Deliver Us from Evil opened at the start of the 4th of July holiday weekend. To date, it has grossed $15 million since opening Wednesday, July 2nd, but box office analysts are focusing their targets on the film's $9.5 million weekend gross and taking fire. Understandable. That's a pretty weak weekend performance. It was up against the new comedy Tammy and holdovers likes Transformers, 22 Jump Street and How to Train Your Dragon. If you recall, Deliver Us from Evil was pushed up from its original 2015 release date because Sony was so confident in the film that it thought Deliver could earn some big bucks akin to The Conjuring's mid-summer success last year.
Regardless of the quality of Deliver Us from Evil, I honestly think the film would have had a tough go of it at the box office because, more or less…audiences are getting supernatural fatigue.
This year we've seen four other major supernatural releases open to middling or poor box office numbers. Take a look:
- Paranormal Activity: The Marked Ones (Opening weekend: $18.3 million / Final domestic: $32.4 million – a low performance by this franchise's standard)
- Devil's Due (Opening weekend: $8.3 million / Final domestic: $15.8 million)
- Oculus (Opening weekend: $12 million / Final domestic: $27.6 million)
- The Quiet Ones (Opening weekend: $3.8 million / Final domestic: $8.5 million)
It's clear audiences are trying to send a message to Hollywood – enough with the exorcism, hauntings and possessions. It's all bleeding together. It's hard to differentiate one from the other. Certainly, supernatural fare has been felt over the years with Insidious and the Paranormal Activity films, but the last few months have been especially busy. And within the span of a year, Hollywood has effectively made moviegoers grow weary of these types of films and their apathetic reaction is being felt at the box office. Hollywood's fixation on capturing The Conjuring's success could be partially to blame. The VOD market is always expanding, welcoming more smaller budgeted imitators that flood the market – I'd like to think this is to blame, too.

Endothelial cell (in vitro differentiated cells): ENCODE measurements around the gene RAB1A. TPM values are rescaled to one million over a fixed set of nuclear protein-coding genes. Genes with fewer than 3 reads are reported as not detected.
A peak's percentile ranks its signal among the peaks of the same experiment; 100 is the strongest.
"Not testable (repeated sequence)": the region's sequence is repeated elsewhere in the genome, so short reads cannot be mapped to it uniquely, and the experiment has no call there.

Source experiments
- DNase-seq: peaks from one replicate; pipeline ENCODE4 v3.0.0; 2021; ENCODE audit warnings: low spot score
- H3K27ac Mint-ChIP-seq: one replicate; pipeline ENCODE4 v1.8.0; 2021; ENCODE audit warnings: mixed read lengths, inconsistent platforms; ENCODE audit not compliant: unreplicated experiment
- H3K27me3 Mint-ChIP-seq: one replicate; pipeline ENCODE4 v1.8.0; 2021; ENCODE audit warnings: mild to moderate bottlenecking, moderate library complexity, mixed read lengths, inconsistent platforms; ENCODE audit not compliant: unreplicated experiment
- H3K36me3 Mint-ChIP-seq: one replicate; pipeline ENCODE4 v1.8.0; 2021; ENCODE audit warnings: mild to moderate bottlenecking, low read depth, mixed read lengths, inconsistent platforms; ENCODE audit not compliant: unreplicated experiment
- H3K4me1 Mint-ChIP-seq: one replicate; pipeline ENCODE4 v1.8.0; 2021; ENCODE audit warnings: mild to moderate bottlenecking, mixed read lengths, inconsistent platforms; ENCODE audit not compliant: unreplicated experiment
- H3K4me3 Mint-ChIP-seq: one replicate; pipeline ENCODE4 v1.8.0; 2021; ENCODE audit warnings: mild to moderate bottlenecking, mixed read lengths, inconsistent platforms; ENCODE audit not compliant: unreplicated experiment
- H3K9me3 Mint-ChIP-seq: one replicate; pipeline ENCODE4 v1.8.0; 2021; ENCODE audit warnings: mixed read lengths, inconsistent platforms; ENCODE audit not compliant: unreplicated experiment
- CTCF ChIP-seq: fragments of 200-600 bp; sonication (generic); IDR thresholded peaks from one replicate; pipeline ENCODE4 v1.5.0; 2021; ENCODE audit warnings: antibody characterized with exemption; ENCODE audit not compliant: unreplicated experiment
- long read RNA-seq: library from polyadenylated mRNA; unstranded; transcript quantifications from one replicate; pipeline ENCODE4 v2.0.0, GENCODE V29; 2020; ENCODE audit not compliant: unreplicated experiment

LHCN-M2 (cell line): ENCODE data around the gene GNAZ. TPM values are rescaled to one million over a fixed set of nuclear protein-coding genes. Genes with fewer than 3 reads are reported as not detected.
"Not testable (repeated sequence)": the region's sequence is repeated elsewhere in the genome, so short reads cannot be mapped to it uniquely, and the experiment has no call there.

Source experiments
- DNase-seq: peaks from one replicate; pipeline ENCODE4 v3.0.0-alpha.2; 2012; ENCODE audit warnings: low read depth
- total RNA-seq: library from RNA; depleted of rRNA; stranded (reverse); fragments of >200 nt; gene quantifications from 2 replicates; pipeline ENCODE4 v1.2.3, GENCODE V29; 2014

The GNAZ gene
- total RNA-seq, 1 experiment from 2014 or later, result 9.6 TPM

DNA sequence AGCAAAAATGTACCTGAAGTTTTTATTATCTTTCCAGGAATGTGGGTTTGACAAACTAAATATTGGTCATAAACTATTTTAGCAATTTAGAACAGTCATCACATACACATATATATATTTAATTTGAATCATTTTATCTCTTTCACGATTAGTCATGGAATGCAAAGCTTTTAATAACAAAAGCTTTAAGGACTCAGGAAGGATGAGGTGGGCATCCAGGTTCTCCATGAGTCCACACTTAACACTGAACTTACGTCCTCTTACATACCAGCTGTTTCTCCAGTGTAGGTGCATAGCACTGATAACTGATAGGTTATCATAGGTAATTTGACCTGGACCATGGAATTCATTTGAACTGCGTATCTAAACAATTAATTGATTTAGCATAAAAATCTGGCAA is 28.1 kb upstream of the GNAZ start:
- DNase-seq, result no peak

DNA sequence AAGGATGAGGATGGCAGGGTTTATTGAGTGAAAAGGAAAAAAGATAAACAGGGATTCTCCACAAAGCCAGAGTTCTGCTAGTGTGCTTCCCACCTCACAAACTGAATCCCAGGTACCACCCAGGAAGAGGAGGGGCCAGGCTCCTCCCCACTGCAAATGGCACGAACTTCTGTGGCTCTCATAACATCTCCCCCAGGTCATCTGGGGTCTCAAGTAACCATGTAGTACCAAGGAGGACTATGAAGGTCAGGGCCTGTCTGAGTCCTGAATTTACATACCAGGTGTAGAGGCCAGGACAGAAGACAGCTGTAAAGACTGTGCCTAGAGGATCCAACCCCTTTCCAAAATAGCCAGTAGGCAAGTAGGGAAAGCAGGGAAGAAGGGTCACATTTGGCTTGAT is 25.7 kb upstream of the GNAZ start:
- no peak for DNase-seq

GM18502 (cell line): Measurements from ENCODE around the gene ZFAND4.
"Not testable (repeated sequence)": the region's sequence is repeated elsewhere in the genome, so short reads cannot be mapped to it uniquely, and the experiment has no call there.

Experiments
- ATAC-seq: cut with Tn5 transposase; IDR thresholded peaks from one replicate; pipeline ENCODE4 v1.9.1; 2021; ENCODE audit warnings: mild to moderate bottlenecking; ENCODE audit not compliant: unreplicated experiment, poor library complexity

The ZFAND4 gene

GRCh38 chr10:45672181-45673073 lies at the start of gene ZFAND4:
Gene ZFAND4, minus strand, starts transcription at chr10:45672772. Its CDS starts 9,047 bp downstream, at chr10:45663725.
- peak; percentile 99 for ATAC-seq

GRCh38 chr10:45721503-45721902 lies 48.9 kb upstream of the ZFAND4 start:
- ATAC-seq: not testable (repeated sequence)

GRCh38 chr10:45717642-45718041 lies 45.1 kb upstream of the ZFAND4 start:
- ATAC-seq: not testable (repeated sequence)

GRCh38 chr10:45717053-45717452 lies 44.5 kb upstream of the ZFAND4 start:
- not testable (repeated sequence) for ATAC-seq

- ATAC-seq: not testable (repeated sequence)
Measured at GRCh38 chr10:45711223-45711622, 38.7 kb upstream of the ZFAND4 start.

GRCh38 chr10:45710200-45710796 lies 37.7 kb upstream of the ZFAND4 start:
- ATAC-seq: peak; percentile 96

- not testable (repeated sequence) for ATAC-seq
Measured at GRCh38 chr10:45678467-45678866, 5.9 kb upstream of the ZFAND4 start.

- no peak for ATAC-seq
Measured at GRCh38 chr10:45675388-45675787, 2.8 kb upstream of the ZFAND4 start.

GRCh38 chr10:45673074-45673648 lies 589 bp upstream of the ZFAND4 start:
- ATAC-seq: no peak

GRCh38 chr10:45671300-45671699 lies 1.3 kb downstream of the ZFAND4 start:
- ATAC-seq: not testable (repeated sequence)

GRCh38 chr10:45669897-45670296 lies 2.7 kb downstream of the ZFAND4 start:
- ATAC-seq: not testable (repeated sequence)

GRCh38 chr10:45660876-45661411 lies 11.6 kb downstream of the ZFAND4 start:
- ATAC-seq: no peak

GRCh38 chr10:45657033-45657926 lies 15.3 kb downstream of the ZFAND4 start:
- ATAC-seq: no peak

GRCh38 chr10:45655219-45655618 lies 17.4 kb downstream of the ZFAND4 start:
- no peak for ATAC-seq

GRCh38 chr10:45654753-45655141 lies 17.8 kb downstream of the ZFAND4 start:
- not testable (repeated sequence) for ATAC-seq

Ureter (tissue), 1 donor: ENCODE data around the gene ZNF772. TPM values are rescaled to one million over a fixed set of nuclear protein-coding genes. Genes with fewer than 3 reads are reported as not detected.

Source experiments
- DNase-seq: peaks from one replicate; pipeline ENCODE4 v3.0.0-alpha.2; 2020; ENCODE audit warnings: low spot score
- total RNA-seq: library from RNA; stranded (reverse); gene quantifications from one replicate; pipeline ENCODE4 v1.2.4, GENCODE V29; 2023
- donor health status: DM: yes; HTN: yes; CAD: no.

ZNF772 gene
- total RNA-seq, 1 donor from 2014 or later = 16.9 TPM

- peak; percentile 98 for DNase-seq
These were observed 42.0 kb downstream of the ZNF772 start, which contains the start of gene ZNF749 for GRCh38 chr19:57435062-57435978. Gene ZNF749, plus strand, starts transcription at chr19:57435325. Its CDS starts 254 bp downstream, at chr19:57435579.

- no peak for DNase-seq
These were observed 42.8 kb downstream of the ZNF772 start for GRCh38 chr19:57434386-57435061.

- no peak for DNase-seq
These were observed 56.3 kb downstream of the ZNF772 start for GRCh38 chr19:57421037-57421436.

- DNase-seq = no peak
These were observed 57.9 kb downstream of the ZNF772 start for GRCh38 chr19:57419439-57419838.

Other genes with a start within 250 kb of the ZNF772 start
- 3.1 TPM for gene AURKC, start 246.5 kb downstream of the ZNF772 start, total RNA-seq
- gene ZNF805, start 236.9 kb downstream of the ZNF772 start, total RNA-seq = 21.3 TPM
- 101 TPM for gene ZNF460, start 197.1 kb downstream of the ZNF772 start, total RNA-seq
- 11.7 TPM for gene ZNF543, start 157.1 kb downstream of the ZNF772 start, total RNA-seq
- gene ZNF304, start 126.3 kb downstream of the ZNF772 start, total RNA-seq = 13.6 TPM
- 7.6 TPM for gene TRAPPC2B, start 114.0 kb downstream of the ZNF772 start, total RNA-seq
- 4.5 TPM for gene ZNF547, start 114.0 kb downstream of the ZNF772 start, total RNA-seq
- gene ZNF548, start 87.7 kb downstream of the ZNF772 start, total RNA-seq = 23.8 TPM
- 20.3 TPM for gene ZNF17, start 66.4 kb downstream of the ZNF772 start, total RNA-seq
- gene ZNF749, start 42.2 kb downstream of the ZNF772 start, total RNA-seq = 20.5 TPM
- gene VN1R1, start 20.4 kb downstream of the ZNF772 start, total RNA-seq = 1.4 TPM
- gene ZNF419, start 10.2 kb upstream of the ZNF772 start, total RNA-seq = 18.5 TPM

But the bottom line is this: The audience is ready to move on. Where Hollywood likes to dwell on the past's success and try to recapture whatever worked over and over and over, audiences are looking for the next big thing in horror that may not have anything to do at all with Conjuring-like thrills. What that next "thing" is we never know. I get asked that all of the time: "What the next big thing?" The answer doesn't come easy. But when that special horror film hits, you can just feel it. I felt that way when I saw The Conjuring (it also helped that it had a brilliant ad campaign).
Side note: I ranted a bit about "the supernatural at the box office" via Twitter and one Shock reader suggested a return to slasher films. I honestly think a studio needs to have a pretty daring, crazy, inventive idea for the slasher film to catch on again.
As for the supernatural – it may be time to go. Of course, I say this when there's another Paranormal Activity on the way along with Jessebelle, Annabelle (a Conjuring spin-off), Amityville, Ouija, As Above So Below, the Poltergeist remake, Insidious Chapter 3 and The Conjuring 2. So, "the supernatural" isn't going to be departing our theaters any time soon, but I think now would be a good time for studios to start thinking of a contingency plan and mine some other horror genres to reignite the box office.